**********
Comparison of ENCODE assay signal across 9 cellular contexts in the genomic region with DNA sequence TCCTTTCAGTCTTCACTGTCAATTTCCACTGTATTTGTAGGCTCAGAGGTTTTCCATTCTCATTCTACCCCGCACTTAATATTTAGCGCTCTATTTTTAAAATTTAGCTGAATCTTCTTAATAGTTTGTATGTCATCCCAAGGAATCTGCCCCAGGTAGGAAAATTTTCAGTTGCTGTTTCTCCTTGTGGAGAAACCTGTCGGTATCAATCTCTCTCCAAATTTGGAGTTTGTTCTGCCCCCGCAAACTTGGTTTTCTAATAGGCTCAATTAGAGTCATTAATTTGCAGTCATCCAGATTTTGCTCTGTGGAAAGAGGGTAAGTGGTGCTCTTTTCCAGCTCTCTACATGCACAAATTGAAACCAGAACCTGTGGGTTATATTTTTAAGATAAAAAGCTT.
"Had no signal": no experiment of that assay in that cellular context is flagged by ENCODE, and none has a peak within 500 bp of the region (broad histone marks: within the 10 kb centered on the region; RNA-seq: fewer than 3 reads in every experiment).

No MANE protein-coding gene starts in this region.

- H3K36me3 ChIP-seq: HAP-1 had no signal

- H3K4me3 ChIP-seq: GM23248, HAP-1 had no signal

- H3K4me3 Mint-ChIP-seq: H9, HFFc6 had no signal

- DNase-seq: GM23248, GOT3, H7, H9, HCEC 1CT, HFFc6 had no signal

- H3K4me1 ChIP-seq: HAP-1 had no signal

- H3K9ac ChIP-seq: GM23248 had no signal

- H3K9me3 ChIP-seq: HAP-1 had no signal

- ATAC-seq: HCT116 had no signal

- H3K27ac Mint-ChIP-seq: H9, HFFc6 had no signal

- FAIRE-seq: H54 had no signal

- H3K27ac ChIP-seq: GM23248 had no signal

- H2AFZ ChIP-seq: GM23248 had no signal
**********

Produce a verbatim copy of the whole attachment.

Comparison of ENCODE assay signal across 9 cellular contexts in the genomic region with DNA sequence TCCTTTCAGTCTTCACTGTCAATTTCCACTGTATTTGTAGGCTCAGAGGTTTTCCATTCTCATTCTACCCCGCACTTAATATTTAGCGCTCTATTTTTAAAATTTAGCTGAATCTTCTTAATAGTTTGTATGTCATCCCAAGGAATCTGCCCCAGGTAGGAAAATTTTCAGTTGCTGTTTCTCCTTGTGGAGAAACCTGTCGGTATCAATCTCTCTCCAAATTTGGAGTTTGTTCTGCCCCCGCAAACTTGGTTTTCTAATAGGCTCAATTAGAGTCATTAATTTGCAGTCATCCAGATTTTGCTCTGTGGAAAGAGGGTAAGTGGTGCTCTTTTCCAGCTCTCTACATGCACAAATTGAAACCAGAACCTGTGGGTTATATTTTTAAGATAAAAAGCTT.
"Had no signal": no experiment of that assay in that cellular context is flagged by ENCODE, and none has a peak within 500 bp of the region (broad histone marks: within the 10 kb centered on the region; RNA-seq: fewer than 3 reads in every experiment).

No MANE protein-coding gene starts in this region.

- H3K36me3 ChIP-seq: HAP-1 had no signal

- H3K4me3 ChIP-seq: GM23248, HAP-1 had no signal

- H3K4me3 Mint-ChIP-seq: H9, HFFc6 had no signal

- DNase-seq: GM23248, GOT3, H7, H9, HCEC 1CT, HFFc6 had no signal

- H3K4me1 ChIP-seq: HAP-1 had no signal

- H3K9ac ChIP-seq: GM23248 had no signal

- H3K9me3 ChIP-seq: HAP-1 had no signal

- ATAC-seq: HCT116 had no signal

- H3K27ac Mint-ChIP-seq: H9, HFFc6 had no signal

- FAIRE-seq: H54 had no signal

- H3K27ac ChIP-seq: GM23248 had no signal

- H2AFZ ChIP-seq: GM23248 had no signal